The one thing I ask of my children's teachers each year

Photo: Shutterstock
Photo: Shutterstock 

When the school year begins, teachers ask us parents what we hope for our children during the year. 

The first time I was asked this question, it took quite a lot of thought.

I could have easily answered with a list of academic learnings I'd like to see my child achieve: perhaps I could come up with goals for her reading, writing and maths, or some science and music hopes.

I could have given the teacher an idea of my child's learning style and how I hoped that would be catered to. Or talked through the potential social things I'd like them to focus on helping my child navigate.

There would be nothing wrong with any of those answers to that one question: What do I hope for my children during the school year? They're perfectly natural things to want a child to achieve at school.

Instead, I came up with just one request for that teacher: whatever you do, don't squash my child's spirit. 

Teachers have the power to lift a child's confidence and sense of self, through building a positive relationship and helping that child through some of the tricky hurdles a school year will throw at them. They also have the potential to – at the risk of sounding dramatic – break a child's enthusiasm.

Despite my one hope, the latter happened in my eldest child's first year of school.

We had enrolled an excited, enthusiastic child who loved learning, but by the end of the year we had a sad soul on our hands; one who didn't want to go to school anymore. This came about through a series of events both in the classroom and in the playground and, despite many meetings with my child's teacher, the correct actions just weren't taken.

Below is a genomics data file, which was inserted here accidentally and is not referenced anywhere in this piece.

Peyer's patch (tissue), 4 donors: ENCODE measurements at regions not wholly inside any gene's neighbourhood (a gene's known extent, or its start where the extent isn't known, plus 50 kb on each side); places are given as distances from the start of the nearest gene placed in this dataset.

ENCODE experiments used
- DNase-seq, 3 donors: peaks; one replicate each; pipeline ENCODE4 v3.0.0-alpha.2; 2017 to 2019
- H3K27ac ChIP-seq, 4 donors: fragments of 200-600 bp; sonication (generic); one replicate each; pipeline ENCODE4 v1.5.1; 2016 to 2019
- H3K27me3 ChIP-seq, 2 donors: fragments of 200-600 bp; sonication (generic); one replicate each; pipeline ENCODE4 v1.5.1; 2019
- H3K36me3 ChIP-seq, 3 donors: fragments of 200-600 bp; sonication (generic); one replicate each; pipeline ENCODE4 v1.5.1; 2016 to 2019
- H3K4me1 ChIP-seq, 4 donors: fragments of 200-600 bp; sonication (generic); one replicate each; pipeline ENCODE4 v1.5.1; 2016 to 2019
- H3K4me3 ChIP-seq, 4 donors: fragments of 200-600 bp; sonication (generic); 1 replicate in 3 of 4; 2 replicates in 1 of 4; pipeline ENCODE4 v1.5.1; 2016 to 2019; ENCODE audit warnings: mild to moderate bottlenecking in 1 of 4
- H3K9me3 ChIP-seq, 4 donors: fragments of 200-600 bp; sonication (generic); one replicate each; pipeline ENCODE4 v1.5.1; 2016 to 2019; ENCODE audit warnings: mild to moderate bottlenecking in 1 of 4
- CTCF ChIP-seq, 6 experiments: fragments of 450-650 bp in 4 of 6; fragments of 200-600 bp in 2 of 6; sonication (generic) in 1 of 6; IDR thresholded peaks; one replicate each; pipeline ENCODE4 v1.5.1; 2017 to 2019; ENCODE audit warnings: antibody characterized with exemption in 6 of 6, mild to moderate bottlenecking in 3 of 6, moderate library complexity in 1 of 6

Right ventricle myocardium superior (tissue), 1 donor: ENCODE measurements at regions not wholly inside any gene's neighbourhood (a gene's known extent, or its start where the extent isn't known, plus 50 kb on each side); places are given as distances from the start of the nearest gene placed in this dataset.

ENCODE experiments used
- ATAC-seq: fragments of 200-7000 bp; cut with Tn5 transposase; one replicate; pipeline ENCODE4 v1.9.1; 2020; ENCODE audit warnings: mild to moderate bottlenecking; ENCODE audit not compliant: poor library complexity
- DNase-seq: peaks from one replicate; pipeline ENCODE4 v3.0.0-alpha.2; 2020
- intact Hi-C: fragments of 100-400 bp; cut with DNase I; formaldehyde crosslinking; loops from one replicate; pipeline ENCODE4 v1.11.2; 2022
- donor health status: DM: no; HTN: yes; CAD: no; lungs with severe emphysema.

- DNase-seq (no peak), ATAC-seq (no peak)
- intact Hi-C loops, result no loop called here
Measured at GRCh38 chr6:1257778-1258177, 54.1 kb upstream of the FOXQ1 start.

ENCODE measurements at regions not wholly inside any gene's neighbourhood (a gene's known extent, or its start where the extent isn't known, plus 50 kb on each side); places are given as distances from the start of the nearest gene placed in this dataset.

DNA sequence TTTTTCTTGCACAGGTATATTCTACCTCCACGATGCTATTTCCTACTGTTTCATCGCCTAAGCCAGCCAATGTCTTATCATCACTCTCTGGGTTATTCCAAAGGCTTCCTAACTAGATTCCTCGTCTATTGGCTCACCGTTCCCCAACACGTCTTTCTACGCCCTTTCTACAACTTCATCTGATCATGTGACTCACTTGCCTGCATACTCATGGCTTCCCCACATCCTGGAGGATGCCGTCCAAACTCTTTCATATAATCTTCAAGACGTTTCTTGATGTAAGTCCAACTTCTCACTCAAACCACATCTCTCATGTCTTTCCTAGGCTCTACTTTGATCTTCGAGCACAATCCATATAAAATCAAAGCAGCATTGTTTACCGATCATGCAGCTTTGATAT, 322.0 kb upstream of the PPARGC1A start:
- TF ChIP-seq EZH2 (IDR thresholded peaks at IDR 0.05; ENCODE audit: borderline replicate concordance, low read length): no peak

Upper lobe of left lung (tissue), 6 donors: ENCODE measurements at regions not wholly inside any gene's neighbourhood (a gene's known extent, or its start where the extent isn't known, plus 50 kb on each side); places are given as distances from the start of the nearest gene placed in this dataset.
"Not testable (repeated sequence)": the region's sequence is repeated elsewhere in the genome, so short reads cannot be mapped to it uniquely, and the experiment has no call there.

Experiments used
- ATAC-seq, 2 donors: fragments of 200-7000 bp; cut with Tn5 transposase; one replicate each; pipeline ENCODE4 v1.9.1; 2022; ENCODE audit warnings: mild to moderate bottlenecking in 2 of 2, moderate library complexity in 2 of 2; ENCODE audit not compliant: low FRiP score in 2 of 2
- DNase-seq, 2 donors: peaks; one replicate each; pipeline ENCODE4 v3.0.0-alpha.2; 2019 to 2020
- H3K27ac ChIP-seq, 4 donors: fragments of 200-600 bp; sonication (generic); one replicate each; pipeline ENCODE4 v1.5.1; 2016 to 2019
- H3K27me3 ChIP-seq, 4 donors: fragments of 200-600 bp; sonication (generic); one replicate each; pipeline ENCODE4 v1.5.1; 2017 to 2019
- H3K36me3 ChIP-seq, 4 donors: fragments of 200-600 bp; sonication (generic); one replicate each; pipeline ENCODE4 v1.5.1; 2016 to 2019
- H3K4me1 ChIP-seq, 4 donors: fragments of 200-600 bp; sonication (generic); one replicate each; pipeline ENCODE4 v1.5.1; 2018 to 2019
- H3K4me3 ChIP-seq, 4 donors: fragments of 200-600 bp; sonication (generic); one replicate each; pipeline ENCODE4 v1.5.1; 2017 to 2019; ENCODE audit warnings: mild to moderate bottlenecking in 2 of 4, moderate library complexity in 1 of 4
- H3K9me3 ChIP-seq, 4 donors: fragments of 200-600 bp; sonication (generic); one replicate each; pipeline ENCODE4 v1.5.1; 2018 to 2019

We finished our daughter up from school early that year, and spent the slightly longer summer holidays boosting her up again. Coincidentally, we were about to move house, so she started at a new school the following year.

I repeated my hope to this teacher: please, don't squash her newly rediscovered spirit.

Fortunately, we've now seen many examples (with both our children) of how teachers can not only keep up a child's spirit, but also build.

There was the teacher who noticed my child alone in the playground, and encouraged her to join in with a group of kids.

The teacher who, on hearing we were planning an overseas trip, helped my daughter to teach the class about where she was heading.

The teacher who, when some recurring playground incidents happened, told my daughter, "I believe you" and helped her find ways to deal with the situation.

Teachers – most of them, in my experience – are wonderfully attuned to how they can help children be happy. I believe that once that happiness and sense of security gets into a child's spirit, their learning has an opportunity to fall into place.

And so, I've repeated my little wish to every teacher who's had the good fortune of having my children in their class (yes, I'm a little biased) in the years since that question was first posed to me.

As this school year begins, I hand to the teachers children who are, of course, imperfect, but who are delightfully curious and enthusiastic.

And I'll ask the teachers: please nurture these beautiful spirits.